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Liza Gross

Liza Gross, a freelance science writer and senior editor at the biomedical journal PLOS Biology, channeled an early love of wildlife into a lifelong exploration of the numerous ways diverse species, including humans, interact in the natural world. She writes mostly about wildlife, conservation, and environmental health. Her stories reflect a deep curiosity about natural and social interactions and often highlight evolutionary relationships that remind humans of their place in, and responsibility to conserve, nature. Her article "Don't Jump!" published in Slate, won an ASJA award in the op-ed category. She's a visiting scholar at NYU, a 2013 recipient of NYU Reporting Award funding and a Dennis Hunt health journalism fellow.

Read her previous contributions to QUEST, a project dedicated to exploring the Science of Sustainability.

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Liza Gross's Latest Posts

Everything You Know about Cholesterol Is Probably Wrong

KQED Science | July 9, 2014 | 6 Comments

Everything You Know about Cholesterol Is Probably Wrong

Most of us have heard about good cholesterol and bad cholesterol. But it's not the cholesterol that causes harm, it's the particles that carry it. And routine blood tests don't measure them.

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Woolly Mammoth Fossils Raise Red Flags on the Road to Extinction

KQED Science | March 25, 2014 | 0 Comments

Woolly Mammoth Fossils Raise Red Flags on the Road to Extinction

A surprising discovery in woolly mammoth fossils recovered from the North Sea off the coast of the Netherlands suggests that inbreeding and harsh conditions plagued the ice age giants near the end of their reign on Earth.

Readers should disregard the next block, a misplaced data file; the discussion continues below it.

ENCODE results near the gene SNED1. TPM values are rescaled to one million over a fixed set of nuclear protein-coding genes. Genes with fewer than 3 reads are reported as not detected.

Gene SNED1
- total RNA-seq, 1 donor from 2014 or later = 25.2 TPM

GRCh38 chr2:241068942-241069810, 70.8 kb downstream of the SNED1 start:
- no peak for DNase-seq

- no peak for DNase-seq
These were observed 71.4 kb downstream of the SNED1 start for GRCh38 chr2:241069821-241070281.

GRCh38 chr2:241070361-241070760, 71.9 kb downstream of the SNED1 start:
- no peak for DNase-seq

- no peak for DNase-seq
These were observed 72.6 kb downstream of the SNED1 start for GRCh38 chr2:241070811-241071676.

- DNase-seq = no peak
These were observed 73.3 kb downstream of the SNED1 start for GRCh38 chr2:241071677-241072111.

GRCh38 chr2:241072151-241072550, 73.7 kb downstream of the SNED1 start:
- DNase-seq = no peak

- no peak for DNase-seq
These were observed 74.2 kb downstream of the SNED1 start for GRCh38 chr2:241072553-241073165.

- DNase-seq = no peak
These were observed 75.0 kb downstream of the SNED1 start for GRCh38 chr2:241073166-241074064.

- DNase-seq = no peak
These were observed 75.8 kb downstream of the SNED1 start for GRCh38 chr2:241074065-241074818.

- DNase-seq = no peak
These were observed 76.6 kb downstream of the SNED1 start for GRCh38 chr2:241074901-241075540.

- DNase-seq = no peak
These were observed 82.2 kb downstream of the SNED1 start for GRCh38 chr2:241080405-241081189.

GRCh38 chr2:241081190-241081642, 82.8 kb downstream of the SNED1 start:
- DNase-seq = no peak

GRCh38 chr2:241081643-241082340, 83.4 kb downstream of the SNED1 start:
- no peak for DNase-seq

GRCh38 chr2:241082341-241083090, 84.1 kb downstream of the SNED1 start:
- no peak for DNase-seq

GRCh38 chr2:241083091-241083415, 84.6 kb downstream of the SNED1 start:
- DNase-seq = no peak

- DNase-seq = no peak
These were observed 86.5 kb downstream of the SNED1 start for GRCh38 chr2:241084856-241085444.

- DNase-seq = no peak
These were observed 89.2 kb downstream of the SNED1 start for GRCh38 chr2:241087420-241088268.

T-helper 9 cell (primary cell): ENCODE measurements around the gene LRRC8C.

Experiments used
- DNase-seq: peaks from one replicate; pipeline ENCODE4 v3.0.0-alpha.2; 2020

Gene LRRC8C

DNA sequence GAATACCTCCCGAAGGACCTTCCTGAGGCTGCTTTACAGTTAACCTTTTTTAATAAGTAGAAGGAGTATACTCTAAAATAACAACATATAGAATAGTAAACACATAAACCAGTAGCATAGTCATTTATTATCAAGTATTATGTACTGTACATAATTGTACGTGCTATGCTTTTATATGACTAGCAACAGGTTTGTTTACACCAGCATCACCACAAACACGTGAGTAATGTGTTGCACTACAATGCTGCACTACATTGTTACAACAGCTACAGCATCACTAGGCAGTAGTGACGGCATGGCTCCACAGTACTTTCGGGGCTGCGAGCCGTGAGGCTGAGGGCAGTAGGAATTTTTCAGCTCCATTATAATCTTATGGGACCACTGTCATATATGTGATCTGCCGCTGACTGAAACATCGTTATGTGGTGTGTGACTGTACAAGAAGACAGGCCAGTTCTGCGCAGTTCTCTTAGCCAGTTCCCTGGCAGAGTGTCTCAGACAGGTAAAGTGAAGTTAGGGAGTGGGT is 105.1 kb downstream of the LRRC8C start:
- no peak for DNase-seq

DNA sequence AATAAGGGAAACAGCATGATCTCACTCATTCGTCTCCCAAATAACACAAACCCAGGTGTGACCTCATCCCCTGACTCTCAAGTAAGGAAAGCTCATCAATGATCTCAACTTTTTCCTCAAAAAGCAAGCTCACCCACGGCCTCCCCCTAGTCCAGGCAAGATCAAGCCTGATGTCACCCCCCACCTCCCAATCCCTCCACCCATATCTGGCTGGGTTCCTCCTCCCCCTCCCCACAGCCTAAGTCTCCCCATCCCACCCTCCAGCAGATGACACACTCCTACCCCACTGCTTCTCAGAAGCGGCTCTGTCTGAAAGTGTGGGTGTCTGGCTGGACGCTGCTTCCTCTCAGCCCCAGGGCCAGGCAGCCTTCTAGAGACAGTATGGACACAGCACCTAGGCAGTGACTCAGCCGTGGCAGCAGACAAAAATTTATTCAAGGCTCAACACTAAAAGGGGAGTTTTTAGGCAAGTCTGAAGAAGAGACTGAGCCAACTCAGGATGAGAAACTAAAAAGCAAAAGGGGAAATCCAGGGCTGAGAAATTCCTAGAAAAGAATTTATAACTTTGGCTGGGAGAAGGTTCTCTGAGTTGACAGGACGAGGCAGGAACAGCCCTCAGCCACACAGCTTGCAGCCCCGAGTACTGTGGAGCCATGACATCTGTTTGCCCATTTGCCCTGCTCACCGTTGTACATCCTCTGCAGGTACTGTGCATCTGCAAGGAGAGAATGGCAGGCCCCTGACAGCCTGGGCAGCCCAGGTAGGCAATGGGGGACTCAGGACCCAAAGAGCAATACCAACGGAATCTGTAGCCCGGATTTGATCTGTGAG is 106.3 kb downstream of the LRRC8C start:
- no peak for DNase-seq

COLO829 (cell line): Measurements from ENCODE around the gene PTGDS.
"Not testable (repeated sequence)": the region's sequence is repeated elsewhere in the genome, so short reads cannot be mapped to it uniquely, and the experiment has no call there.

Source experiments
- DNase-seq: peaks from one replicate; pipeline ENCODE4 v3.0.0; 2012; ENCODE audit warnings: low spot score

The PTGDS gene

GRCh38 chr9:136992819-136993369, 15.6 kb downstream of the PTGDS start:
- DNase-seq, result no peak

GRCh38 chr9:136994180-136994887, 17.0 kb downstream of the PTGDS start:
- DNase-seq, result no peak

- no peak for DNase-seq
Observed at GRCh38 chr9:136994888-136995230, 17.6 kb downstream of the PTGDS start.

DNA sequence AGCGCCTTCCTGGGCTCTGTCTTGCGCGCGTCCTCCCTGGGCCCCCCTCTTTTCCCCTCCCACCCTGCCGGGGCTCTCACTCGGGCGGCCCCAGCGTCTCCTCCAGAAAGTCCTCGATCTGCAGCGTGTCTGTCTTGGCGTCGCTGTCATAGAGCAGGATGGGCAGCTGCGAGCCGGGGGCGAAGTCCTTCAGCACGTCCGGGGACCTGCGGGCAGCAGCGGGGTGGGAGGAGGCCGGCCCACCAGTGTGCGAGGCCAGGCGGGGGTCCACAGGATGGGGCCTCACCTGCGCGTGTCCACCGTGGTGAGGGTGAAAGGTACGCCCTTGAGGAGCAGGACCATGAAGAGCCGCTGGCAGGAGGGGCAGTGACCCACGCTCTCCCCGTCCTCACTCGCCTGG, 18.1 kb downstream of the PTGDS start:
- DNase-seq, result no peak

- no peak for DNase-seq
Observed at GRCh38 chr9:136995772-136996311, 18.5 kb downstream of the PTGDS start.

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Rethinking Normal: An Exploratorium Exhibit Takes on Mental Health

KQED Science | January 8, 2014 | 0 Comments

Rethinking Normal: An Exploratorium Exhibit Takes on Mental Health

As scientists struggle to find better ways to diagnose and treat mental disorders, an Exploratorium exhibition, "The Changing Face of What Is Normal," experiments with a new way to encourage people to think about what is normal.

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Farming for Cranes: Can Agriculture Save an Ancient Migration?

KQED Science | October 30, 2013 | 0 Comments

Farming for Cranes: Can Agriculture Save an Ancient Migration?

Every September, the majestic sandhill crane migrates by the thousands from their breeding grounds as far north as British Columbia to the San Joaquin Valley Delta to fatten up for the next breeding season. Their long-term survival depends on innovative collaborations between conservation biologists and farmers to manage agricultural land as high-quality habitat.

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The Real Vaccine Roulette: Missing Your Baby’s Scheduled Shots

KQED Science | September 9, 2013 | 15 Comments

The Real Vaccine Roulette: Missing Your Baby’s Scheduled Shots

Some parents are choosing to delay, space out or forgo their children's recommended vaccinations. But according to a new study, every shot parents choose to skip greatly increases their children's risk of getting a potentially fatal infectious disease.

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Rising Rates of Military Suicides Reveal Complex Effects of Service on Soldiers’ Health

KQED Science | August 14, 2013

Rising Rates of Military Suicides Reveal Complex Effects of Service on Soldiers’ Health